Lighter Side
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May 10th, 1999

A Fine Art, Part 3

by Charlie Kroll

From Pools of Memory published by Frank Amato Publications.

Variations of the art can be practiced in still water as well as in rivers and often with the aid of props such as boats or docks. One magnificent form may be termed the Overwater Splits. This fall has one special advantage,in that it can be performed long before the fishing starts. To accomplish it you should keep one foot firmly on the dock and place the other on the edge of the boat. With any luck the boat will shoot off irretrievably into the lake. With a little skill you can supplement the ensuing crash into the water by splitting the midseam of your waders enroute.

Alan Pratt cartoon
Another particularly spectacular variation is Off The Stern Gambit. This induced fall has been elevated to professional status by residents of Grayling, Michigan who regularly float the AuSable River. The idea is to wait until your boat partner is standing in the stern and facing away from you as he attempts to lay his fly up under a sweeper. The anchor is quietly lowered into the water and when the rope tightens in the current with a slight jolt, the standee demonstrates a neat parabola off into the river, normally accompanied by a large displacement of surface water. This gambit is particularly noteworthy in April or early May before the river has achieved any noticeable warming.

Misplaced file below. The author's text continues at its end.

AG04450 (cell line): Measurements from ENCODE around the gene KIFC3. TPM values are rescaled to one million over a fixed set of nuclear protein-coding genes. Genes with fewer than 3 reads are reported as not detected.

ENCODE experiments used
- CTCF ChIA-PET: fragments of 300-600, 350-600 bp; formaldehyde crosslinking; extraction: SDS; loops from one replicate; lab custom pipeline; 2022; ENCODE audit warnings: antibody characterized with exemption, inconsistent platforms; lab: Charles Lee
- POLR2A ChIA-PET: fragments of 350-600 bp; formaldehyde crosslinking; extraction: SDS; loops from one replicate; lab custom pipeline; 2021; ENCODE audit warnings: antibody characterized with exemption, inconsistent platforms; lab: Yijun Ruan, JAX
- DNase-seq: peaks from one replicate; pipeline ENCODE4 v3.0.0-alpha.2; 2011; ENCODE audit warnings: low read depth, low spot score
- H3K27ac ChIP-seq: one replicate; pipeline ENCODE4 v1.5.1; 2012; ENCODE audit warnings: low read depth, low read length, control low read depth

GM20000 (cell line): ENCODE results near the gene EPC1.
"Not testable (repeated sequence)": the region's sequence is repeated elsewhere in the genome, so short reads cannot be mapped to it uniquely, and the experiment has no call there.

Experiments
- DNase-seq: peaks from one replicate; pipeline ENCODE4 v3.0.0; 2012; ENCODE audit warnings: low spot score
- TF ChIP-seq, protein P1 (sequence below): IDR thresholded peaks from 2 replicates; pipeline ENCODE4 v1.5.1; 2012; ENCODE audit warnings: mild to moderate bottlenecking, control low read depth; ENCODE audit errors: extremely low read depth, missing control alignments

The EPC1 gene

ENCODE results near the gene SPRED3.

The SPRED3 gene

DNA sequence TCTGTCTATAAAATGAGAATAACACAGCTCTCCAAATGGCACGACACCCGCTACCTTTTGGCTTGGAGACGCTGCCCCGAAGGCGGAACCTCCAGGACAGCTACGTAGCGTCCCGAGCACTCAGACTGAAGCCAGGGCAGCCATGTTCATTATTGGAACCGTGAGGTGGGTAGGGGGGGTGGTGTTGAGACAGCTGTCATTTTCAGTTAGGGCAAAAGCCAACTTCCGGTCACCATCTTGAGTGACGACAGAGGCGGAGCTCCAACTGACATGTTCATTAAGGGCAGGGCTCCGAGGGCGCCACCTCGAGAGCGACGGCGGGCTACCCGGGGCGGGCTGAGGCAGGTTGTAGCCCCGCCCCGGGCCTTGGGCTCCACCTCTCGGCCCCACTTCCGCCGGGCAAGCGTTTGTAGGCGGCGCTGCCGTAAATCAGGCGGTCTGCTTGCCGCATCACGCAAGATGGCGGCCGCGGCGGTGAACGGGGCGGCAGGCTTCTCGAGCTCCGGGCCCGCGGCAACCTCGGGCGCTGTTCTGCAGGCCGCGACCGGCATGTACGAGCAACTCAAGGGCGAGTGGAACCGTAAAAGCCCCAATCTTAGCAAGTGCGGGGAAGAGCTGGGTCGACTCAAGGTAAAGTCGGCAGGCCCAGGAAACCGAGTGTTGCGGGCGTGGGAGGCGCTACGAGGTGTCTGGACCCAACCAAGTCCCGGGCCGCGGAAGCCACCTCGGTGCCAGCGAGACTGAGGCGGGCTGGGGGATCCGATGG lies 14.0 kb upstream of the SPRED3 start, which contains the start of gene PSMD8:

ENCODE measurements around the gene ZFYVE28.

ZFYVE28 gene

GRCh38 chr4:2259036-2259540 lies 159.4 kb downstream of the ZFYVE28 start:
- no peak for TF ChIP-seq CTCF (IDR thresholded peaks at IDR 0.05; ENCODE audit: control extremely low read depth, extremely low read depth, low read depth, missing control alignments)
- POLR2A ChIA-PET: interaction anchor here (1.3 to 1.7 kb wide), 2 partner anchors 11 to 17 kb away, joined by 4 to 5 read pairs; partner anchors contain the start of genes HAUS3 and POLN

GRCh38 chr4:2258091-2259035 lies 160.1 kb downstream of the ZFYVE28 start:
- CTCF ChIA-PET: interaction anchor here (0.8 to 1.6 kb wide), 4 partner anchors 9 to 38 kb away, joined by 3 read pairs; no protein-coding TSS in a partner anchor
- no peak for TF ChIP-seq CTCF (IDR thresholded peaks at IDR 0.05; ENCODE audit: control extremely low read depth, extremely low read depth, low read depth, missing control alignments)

The Upwards-Down Fall, which is sometimes termed an Escalating Down Fall, is notable in that it is a completely dry fall. This occurs about midnight as you leave the waning rise to a flight of Hexagenia limbata. Crouching to observe, against the skyline, the tree marking the gate at the far end of the meadow you get your bearings and stride boldly forward, only to discover that the spine of a sleeping cow is knee-high to an angler. As you somersault over her she gets to her feet with a lurch and in so doing steps on your rod and / or anatomy. Game, set and match to the heifer.

I by no means have space here to cover the multitude of variations but these few examples just might help any aspiring angler wishing to master this difficult but rewarding phase of the noble art of fly fishing. Remember that, as with anything else, practice makes perfect. ~ Charlie Kroll

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